A FEW STEPS FROM DEATH’S DOOR
I was having a perspiring day in my mini gym when my errand lunged forward as if to interfere in my solo ball game. Accordingly, he was a few blocks away to buy me a pack of cigarette when he witnessed someone being fired upon at close range. The victim had just unloaded his son from his car at the gates of the school when a casually dressed man walked by, pointed the gun at the driver and fired a single shot. The victim throttled his car but the gunman further peppered the car with more shots, most of which found its target on the prey rendering the man behind the wheels lifeless instantly.
The incident drove the people; mostly students scampering away from the commotion as the gunman slowly walked towards his motorbike and normally sped away.
The school, the site of the murder, was a few blocks away from my residence. I remember last year, one of my personnel was also gunned down in a similar fashion, gun, bike and the unhurried get-away . To think that my place was a placid, sleepy type of a town makes it a location impossible to host violence but there it was. The irony of it is further amplified by the fact that most residents in the area are not the controversial, provocative or notorious kind.
Well, none of the residents would figure in the violence and only those transient would get the comeuppance. What is perplexing though is the kind of viciousness expressed in those violent streaks. It is more urban than rural, more metropolitan than municipal.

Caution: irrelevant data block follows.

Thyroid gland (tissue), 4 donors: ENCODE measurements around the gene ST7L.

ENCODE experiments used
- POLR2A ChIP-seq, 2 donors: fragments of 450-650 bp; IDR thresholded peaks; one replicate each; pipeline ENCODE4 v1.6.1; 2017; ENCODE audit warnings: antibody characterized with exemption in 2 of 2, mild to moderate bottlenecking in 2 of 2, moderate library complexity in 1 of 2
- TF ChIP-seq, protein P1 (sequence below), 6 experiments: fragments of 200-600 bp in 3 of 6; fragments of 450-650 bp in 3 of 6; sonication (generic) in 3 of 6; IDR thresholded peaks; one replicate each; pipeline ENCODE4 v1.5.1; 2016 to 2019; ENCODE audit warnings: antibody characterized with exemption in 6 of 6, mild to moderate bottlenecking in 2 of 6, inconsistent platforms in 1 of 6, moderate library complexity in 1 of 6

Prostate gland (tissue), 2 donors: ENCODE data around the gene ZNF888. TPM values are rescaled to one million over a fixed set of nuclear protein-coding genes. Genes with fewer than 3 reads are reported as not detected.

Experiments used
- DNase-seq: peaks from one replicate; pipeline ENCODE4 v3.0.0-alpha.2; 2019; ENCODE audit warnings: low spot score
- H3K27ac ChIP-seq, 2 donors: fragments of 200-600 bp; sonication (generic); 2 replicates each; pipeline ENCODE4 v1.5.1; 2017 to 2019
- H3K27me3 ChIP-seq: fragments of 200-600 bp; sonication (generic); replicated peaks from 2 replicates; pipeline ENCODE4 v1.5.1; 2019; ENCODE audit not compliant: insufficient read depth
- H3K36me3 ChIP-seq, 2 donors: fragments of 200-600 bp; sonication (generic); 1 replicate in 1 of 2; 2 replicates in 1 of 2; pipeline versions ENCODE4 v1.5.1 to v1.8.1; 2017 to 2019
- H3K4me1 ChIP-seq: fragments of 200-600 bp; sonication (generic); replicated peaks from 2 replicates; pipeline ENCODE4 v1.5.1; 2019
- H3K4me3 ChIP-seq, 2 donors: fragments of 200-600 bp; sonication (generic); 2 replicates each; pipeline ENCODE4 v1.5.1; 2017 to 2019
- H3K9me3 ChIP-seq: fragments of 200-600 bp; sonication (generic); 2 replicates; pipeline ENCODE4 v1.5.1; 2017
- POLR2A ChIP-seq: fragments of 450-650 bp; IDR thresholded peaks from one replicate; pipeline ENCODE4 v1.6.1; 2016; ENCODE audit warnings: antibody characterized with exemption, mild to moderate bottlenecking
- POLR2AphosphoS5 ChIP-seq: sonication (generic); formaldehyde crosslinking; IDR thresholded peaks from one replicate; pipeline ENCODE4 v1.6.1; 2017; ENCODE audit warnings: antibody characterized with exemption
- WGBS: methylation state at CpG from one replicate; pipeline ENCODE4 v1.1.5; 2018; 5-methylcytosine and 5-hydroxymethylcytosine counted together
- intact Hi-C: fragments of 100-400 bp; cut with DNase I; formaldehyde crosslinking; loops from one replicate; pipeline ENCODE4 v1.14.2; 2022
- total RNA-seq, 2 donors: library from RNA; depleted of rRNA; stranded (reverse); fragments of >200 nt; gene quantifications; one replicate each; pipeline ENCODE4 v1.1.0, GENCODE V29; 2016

I am not worried though. I am neither apprehensive about the situation. It merely reminded me of my past. I worked in prison for almost four decades and the feeling was deja vu.
And I mean I spend most of the time, occasionally taking my meals in the prison camp a few paces away from the meanest, callous, coldhearted, those the judicial system have segregated from the free community because of their vicious acts and there I was with them. I knew for a fact that while eating, those incorrigible types ogling at me may want to gobble me up. Well, they were also aware that I could also to the same to them. Psychologically, a stalemate if I may submit. I had no reservations. Actually, I had no worries, no sweat, no fear at all. Just projecting to the prison community that here is one person who understands their plight, unafraid to promote what is left of humanity in their souls.
And unlike Manila’s Dirty Harry, Alfredo Lim or Davao’s (now the country’s ) Punisher, Rodrigo Duterte who impress people with their iron fist and fearsome disposition in front of arrested criminals, surrounded by armed squad, I was oftentimes inside the prison compound during my prime, at the heart of the convicts’ lair, alone, without body guards or armed sentinel while effectively making my rounds. A single violent incident in the neighborhood will definitely not unsettle me at all.
That is right. I just retired and came out of death’s door a brief summertime ago. And anything that spells mayhem around merely reminds me of the melody which gave my youth and adulthood, those times in prison work, that crime and innocence are one and the same.
Sometimes, one’s past would haunt if only as reminiscence of a person’s present.